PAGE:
- Applications will be received on-line only. The application format for on-line registration is available in the website http://www.vssc.gov.in from 1000 hours on 16.07.2019 to 1700 hours on 30.07.2019.
- Vikram Sarabhai Space Centre (VSSC) is the lead Centre of Indian Space Research Organisation (ISRO) under the Department of Space (DOS), Government of India. The Centre is named in fond memory of Dr Vikram A Sarabhai, the great visionary and the father of Indian Space Programme. VSSC pioneers in rocket research and launch vehicle projects of ISRO. The Centre also pursues research and development activities in associated areas like propellants, solid propulsion technology, aerodynamics, aero structural and aero thermal fields, avionics, polymers and composites, guidance, control & simulation, computer and information, mechanical engineering, aerospace mechanisms, vehicle integration and testing, space ordnance, chemicals and materials. Systems reliability and quality assurance of all aspects of engineering and operations are studied and evaluated to the levels of perfection required in each field. Programme planning and evaluation, technology transfer and industrial coordination, indigenisation, human resources development, safety and personnel and general administration groups support the Centre for all its activities.
- The Space Physics Laboratory (SPL) at VSSC carries out research and studies in atmospheric science and other related space science activities. Ammonium Perchlorate Experimental Plant (APEP) at Aluva in Kerala and the ISRO Inertial Systems Unit (IISU) at Thiruvananthapuram in Kerala also form part of VSSC.
- The ongoing programmes at VSSC include launch vehicle projects like Polar Satellite Launch Vehicle (PSLV), Geosynchronous Satellite Launch Vehicle (GSLV), Rohini Sounding Rockets and Space-capsule Recovery Experiments. The next generation launcher GSLV MkIII (also known as LVM3) has successfully undergone an experimental flight with passive cryo stage and proved the atmospheric regime. LVM3 flight with an active cryo stage, Reusable Launch Vehicle (RLV) and Air Breathing Propulsion for Advanced Reusable Launch Vehicle, Human Spaceflight Project etc are on the anvil.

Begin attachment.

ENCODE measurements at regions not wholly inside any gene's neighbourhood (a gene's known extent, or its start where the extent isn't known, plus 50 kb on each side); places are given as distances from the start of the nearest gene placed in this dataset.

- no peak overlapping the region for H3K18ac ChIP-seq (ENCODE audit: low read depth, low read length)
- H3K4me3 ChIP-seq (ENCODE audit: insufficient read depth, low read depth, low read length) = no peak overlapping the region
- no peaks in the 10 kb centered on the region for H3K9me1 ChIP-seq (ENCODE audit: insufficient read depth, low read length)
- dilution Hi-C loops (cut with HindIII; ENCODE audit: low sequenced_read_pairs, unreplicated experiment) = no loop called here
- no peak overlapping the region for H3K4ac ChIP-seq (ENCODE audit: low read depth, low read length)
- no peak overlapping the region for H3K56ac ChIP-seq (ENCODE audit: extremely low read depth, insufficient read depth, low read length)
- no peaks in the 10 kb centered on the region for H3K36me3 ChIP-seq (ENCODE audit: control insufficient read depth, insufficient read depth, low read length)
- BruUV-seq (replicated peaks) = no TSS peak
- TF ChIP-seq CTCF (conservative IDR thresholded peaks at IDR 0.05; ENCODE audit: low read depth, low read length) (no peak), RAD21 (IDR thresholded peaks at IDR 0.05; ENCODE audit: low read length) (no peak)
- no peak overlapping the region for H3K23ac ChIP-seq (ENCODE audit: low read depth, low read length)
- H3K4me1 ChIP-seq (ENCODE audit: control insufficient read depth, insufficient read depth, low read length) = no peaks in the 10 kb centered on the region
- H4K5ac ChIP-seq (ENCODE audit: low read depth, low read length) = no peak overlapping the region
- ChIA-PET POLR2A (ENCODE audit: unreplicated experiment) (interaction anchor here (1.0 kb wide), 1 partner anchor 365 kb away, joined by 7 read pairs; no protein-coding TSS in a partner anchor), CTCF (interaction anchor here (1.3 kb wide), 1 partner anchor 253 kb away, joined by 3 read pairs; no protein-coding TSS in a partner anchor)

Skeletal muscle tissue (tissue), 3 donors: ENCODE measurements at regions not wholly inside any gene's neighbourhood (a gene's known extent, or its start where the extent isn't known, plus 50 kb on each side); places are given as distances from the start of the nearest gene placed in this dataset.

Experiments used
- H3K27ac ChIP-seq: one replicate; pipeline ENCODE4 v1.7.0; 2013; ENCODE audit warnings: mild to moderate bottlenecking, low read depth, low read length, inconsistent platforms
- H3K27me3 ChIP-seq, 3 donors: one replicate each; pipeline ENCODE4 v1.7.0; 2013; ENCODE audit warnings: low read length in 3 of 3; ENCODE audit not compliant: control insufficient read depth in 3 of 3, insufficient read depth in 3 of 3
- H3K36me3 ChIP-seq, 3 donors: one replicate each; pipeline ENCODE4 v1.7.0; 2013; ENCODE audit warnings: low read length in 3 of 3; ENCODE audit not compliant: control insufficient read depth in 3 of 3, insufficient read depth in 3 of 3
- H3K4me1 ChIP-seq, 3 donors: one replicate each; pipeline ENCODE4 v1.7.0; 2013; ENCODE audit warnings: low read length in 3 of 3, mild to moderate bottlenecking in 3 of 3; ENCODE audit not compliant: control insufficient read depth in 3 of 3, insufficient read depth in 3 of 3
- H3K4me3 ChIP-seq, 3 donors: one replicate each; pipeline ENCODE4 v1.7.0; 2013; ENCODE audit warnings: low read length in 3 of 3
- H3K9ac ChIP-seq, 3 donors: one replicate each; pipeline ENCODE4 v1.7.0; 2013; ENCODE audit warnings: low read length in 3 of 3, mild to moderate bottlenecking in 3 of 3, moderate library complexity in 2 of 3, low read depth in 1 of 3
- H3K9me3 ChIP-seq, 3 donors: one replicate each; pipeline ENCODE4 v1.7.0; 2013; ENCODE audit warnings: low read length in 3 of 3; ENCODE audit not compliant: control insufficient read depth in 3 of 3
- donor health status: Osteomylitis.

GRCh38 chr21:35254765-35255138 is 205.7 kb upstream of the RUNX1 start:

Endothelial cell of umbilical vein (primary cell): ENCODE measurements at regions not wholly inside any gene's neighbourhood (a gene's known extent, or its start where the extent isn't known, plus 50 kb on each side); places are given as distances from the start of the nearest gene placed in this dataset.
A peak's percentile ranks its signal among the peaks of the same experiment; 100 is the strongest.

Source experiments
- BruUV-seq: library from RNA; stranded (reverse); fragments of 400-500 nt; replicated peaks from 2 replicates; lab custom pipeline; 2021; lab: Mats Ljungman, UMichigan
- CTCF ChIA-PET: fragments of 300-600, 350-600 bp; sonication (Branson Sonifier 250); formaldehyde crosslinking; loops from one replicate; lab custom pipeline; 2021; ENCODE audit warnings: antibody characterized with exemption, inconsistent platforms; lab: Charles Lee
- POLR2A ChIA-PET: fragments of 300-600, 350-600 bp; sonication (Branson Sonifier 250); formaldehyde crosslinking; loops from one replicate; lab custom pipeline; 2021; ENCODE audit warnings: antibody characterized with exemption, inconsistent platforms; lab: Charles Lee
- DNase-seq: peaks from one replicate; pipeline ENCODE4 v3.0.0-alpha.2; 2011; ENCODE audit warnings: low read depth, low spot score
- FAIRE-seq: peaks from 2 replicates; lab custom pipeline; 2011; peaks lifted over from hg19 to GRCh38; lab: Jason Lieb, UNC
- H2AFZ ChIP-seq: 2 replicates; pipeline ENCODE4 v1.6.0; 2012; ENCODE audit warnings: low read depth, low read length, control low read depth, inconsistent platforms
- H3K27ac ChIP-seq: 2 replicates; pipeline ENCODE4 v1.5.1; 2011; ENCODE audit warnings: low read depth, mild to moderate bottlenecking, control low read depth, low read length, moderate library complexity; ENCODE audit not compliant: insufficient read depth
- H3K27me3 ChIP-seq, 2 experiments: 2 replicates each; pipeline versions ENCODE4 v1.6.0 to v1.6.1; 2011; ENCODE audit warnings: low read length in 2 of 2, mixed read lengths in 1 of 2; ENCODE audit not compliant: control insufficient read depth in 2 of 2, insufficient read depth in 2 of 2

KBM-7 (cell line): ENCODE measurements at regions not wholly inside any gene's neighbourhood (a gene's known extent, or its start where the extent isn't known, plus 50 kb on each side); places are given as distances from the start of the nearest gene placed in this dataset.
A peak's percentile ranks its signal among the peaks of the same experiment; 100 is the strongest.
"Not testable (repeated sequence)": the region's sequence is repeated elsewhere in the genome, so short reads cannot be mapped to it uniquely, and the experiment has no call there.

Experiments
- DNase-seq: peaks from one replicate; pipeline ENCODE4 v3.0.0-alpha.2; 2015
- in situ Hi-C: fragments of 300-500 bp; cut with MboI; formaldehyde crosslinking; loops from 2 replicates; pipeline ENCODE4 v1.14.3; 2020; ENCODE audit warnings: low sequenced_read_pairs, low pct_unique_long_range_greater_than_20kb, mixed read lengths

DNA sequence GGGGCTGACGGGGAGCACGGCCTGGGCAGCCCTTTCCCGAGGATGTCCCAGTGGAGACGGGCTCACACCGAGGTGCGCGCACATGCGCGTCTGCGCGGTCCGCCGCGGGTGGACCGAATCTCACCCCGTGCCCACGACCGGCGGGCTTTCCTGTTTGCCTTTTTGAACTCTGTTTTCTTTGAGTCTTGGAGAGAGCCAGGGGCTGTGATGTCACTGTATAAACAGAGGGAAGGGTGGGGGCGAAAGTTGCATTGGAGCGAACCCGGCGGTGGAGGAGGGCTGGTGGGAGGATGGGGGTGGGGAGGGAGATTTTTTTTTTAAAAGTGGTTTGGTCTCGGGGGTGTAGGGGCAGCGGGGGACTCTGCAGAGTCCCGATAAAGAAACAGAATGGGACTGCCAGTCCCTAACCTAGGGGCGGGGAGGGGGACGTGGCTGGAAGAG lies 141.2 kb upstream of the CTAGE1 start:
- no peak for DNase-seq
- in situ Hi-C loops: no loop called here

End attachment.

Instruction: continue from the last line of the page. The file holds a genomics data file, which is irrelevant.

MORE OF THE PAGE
- VSSC had a small beginning at Thumba, a coastal village at Thiruvananthapuram, the capital city of Kerala on the south west coast of India, in 1962.
- In the early 1960s, the Indian National Committee on Space Research (INCOSPAR), the Indian counterpart of the Committee for Space Research (COSPAR) of the United Nations, was formed under the leadership of Dr Vikram A Sarabhai. INCOSPAR pioneered studies on the phenomenon of equatorial electrojet, which is a narrow belt of electrons moving from west to east above the magnetic equator. The height at which this current flows, is beyond the reach of instrumented balloons and too low for satellites. The best way to study the phenomenon is to launch instrumented rockets (sounding rockets) into this region to make in-situ measurements. Thumba was a unique choice because of its proximity to the geomagnetic equator. The Thumba Equatorial Rocket Launch Station (TERLS) was established in 1962 for this purpose under UN sponsorship.